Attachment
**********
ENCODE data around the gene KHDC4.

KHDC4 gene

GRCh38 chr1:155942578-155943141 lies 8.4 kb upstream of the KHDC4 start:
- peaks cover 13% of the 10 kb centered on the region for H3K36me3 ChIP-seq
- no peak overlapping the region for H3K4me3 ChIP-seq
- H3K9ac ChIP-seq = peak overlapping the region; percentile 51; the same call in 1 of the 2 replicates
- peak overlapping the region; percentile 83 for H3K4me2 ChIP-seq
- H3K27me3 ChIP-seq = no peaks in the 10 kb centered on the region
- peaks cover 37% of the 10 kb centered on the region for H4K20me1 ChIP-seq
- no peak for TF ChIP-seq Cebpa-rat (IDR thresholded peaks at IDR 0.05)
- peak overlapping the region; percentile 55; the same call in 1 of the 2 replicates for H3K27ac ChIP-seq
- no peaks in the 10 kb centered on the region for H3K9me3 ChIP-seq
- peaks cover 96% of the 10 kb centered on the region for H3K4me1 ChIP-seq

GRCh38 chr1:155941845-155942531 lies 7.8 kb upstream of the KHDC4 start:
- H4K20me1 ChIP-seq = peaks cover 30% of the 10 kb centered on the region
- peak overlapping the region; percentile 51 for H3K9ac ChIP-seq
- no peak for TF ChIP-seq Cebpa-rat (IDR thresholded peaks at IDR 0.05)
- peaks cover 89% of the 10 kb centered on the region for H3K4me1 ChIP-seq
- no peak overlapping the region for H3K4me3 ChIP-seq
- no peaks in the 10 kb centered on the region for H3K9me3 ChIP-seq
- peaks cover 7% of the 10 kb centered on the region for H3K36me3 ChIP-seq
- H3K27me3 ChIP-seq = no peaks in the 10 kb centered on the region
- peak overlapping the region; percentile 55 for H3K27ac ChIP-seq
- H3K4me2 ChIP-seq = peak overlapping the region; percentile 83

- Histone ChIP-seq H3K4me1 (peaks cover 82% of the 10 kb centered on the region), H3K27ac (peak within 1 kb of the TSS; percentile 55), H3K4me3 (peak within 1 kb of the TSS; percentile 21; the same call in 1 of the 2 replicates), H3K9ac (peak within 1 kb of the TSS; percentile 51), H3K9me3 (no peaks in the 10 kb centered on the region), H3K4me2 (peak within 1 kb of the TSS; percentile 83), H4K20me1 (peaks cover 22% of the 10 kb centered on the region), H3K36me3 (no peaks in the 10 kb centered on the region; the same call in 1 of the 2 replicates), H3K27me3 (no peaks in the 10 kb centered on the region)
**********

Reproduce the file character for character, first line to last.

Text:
ENCODE data around the gene KHDC4.

KHDC4 gene

GRCh38 chr1:155942578-155943141 lies 8.4 kb upstream of the KHDC4 start:
- peaks cover 13% of the 10 kb centered on the region for H3K36me3 ChIP-seq
- no peak overlapping the region for H3K4me3 ChIP-seq
- H3K9ac ChIP-seq = peak overlapping the region; percentile 51; the same call in 1 of the 2 replicates
- peak overlapping the region; percentile 83 for H3K4me2 ChIP-seq
- H3K27me3 ChIP-seq = no peaks in the 10 kb centered on the region
- peaks cover 37% of the 10 kb centered on the region for H4K20me1 ChIP-seq
- no peak for TF ChIP-seq Cebpa-rat (IDR thresholded peaks at IDR 0.05)
- peak overlapping the region; percentile 55; the same call in 1 of the 2 replicates for H3K27ac ChIP-seq
- no peaks in the 10 kb centered on the region for H3K9me3 ChIP-seq
- peaks cover 96% of the 10 kb centered on the region for H3K4me1 ChIP-seq

GRCh38 chr1:155941845-155942531 lies 7.8 kb upstream of the KHDC4 start:
- H4K20me1 ChIP-seq = peaks cover 30% of the 10 kb centered on the region
- peak overlapping the region; percentile 51 for H3K9ac ChIP-seq
- no peak for TF ChIP-seq Cebpa-rat (IDR thresholded peaks at IDR 0.05)
- peaks cover 89% of the 10 kb centered on the region for H3K4me1 ChIP-seq
- no peak overlapping the region for H3K4me3 ChIP-seq
- no peaks in the 10 kb centered on the region for H3K9me3 ChIP-seq
- peaks cover 7% of the 10 kb centered on the region for H3K36me3 ChIP-seq
- H3K27me3 ChIP-seq = no peaks in the 10 kb centered on the region
- peak overlapping the region; percentile 55 for H3K27ac ChIP-seq
- H3K4me2 ChIP-seq = peak overlapping the region; percentile 83

- Histone ChIP-seq H3K4me1 (peaks cover 82% of the 10 kb centered on the region), H3K27ac (peak within 1 kb of the TSS; percentile 55), H3K4me3 (peak within 1 kb of the TSS; percentile 21; the same call in 1 of the 2 replicates), H3K9ac (peak within 1 kb of the TSS; percentile 51), H3K9me3 (no peaks in the 10 kb centered on the region), H3K4me2 (peak within 1 kb of the TSS; percentile 83), H4K20me1 (peaks cover 22% of the 10 kb centered on the region), H3K36me3 (no peaks in the 10 kb centered on the region; the same call in 1 of the 2 replicates), H3K27me3 (no peaks in the 10 kb centered on the region)